Accountants Tally CDP Benefits

Accretive Solutions tames remote backup with Availl's continuous data protection

March 17, 2006

3 Min Read
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Few people will argue that rapid expansion of their company is a bad thing, except perhaps the IT guy charged with keeping everybody networked.

Accounting firm Accretive Solutions bought three companies last year and opened a few new locations separately. The company now has 13 offices around the country, including its Hauppauge, N.Y., headquarters, with about 1,000 full-time employees and consultants.

"The company grew in leaps and bounds," says Accretive's network manager Jeff Prevet. "We didn't really have a chance to prepare for it."

Accretive has a low-end 2.5-Tbyte Hewlett-Packard MSA 1000 SAN in the primary office and another one in its disaster recovery site in Santa Clara, Calif., with plans to upgrade to a midrange EMC Clariion next year. But Prevet says his immediate problem after the acquisition binge was backing up data in all the remote offices.

"We grew faster than we thought," he says. "In one office we added 30 people on a project overnight." Accretive's largest office contains 55 users, all of whom need access to the network. "When consultants are out on project sites, they come into the office once a week and back up laptops to the network to make sure we don't lose anything."Accretive's situation is hardly rare anymore. Remote offices have a tendency to mushroom in many organizations. (See Remote Access Advances.) Prevet took a fairly new approach to the problem, by installing continuous data protection (CDP) software from Availl in 10 offices late last year. (See Availl Debuts CDP .) His goal was to centralize backup, make restores faster, and cut costs.

"Before, every office had tape drives connected to servers," he says, and since not every office had IT support, they had to rely on either an outside consultant or an onsite user to change the tape, which began to prove unworkable. Local offices had no disaster recovery, and tapes weren't being stored offsite. It was clear a more centralized solution was in order, according to Prevet.

With Availl, remote offices replicate back to the main office, where Accretive still has a tape library. The tapes are taken offsite once a week, and the data is copied to the DR site.

Prevet estimates CDP saved Accretive hundreds of thousands of dollars by reducing IT staffing requirements, bandwidth upgrades to WAN lines, and Symantec Backup Exec licenses.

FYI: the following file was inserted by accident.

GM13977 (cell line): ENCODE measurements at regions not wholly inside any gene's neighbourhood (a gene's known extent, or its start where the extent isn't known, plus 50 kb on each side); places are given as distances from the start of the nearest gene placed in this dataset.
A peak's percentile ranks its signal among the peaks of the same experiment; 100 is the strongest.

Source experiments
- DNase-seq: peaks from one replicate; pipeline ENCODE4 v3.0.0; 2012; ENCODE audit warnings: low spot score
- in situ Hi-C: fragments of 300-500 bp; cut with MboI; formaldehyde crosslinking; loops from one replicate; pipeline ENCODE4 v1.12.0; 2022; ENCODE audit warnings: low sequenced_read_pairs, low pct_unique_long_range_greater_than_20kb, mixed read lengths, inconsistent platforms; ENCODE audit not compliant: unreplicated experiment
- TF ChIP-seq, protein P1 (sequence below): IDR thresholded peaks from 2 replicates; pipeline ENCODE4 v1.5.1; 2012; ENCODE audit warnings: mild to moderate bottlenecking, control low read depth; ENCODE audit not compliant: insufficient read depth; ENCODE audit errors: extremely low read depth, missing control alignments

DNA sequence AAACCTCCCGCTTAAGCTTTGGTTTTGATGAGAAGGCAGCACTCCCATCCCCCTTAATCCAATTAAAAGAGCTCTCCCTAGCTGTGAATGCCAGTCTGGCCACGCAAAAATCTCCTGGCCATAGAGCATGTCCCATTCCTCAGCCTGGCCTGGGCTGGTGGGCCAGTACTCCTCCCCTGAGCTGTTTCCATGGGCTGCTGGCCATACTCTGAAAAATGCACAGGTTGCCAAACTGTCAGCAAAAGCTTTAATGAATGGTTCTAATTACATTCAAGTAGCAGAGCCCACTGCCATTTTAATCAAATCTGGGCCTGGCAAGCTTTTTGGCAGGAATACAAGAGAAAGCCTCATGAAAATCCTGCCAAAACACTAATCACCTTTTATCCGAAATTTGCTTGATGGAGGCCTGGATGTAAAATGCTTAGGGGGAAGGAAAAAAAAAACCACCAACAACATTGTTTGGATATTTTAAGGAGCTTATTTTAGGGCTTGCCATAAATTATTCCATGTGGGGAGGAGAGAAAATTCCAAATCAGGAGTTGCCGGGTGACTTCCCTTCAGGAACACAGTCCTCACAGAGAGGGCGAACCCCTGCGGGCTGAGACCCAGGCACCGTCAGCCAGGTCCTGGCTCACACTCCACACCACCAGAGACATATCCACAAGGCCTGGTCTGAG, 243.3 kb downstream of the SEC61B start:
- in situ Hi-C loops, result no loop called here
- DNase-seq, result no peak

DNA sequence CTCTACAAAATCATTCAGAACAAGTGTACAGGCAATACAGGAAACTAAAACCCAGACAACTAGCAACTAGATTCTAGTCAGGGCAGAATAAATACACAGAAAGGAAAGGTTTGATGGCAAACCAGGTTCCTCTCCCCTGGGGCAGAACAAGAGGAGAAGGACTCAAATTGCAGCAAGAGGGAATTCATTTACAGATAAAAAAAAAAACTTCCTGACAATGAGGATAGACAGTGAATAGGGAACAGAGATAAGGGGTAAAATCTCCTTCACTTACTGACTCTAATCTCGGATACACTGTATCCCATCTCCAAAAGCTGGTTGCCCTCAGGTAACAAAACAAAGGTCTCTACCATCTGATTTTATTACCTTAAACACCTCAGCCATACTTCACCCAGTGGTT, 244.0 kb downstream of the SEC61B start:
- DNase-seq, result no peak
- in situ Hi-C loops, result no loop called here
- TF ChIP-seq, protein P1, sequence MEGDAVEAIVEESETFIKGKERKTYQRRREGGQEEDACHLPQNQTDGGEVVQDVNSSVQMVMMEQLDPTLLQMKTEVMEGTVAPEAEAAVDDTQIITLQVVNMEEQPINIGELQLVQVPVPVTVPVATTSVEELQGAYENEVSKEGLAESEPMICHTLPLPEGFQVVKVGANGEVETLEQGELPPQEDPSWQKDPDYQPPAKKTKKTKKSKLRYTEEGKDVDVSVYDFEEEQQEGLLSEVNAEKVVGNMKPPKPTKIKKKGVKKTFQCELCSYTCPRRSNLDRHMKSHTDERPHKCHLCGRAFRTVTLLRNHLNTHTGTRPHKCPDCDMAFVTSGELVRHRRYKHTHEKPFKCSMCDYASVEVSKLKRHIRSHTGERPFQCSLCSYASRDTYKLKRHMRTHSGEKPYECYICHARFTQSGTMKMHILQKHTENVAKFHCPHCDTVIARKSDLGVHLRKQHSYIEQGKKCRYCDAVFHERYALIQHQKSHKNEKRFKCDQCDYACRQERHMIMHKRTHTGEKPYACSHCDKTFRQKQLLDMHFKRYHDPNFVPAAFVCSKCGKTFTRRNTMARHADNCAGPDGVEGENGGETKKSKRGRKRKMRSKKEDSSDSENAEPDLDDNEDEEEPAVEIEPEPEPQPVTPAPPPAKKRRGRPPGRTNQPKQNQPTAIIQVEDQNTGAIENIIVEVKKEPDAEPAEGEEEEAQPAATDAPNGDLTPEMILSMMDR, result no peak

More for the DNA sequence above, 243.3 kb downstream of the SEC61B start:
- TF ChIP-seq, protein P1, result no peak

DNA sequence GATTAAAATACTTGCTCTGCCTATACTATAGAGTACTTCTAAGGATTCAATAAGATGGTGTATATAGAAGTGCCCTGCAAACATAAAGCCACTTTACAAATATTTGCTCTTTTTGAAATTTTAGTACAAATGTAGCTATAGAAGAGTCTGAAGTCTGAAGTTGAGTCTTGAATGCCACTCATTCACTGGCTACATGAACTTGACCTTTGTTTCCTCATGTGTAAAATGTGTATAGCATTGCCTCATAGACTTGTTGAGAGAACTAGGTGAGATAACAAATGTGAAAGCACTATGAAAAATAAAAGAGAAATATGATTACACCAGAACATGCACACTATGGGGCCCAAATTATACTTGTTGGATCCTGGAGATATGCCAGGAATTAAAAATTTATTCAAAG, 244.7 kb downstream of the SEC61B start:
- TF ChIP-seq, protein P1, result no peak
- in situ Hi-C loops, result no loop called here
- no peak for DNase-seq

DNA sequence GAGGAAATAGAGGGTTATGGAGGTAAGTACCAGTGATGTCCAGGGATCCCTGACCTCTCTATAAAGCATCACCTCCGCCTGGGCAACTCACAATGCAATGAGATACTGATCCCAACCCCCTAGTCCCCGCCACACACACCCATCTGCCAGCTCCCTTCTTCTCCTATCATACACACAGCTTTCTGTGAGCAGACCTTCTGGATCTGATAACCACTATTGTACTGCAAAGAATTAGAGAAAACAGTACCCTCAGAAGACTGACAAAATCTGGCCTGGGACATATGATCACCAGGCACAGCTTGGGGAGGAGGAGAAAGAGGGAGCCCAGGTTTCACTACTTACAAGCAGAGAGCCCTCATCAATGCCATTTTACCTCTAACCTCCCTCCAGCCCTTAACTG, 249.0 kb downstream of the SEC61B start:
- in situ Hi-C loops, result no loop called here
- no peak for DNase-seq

"Starting a new office was costing $14,000 to $15,000 just for servers and licenses," he says. "Adding licenses for Backup Exec gets pricey. Now we're buying a new server for $4,000 and an Availl license."Another benefit is improved backups and quicker restore times. "Now backups are online and ready to go," he says. "Relying on somebody else to change tapes and make sure things were done right was a major problem. It took hours to go through every log to make sure everything was backed up.

"And now we can restore files from five or 10 minutes ago. Users have made changes and said, 'I didn't mean to do that,' and we restored them. Once you hit save, it's copied to New York and we can restore it quickly."

Before trying CDP, Accretive gave the Microsoft Data Protection Manager (DPM) beta a try. (See Microsoft and Symantec Cut SMB Tape.) "That was just a resource hog," Prevet says. "It was a nightmare how many resources that took. I usually put 40 gigabytes in an office, and most offices use around 10 gigs. With DPM, we needed 80 gigs to run it."

Although Accretive runs Bakup Exec for tape backups, Prevet says he didn't consider upgrading to version 10d that includes near-CDP. That's because he was concerned about Symantec's support for Veritas products. Prevet is still sore that Symantec stopped supporting a Powerquest application he was using after Symantec acquired PowerQuest I 2003. "We had just spent all that money on the software," he says. "So after they bought Veritas, we didn't even look at [Backup Exec 10d]."

Dave Raffo, Senior Editor, Byte and SwitchOrganizations mentioned in this article:

  • Availl Inc.

  • EMC Corp. (NYSE: EMC)

  • Hewlett-Packard Co. (NYSE: HPQ)

  • Microsoft Corp. (Nasdaq: MSFT)

  • Symantec Corp.

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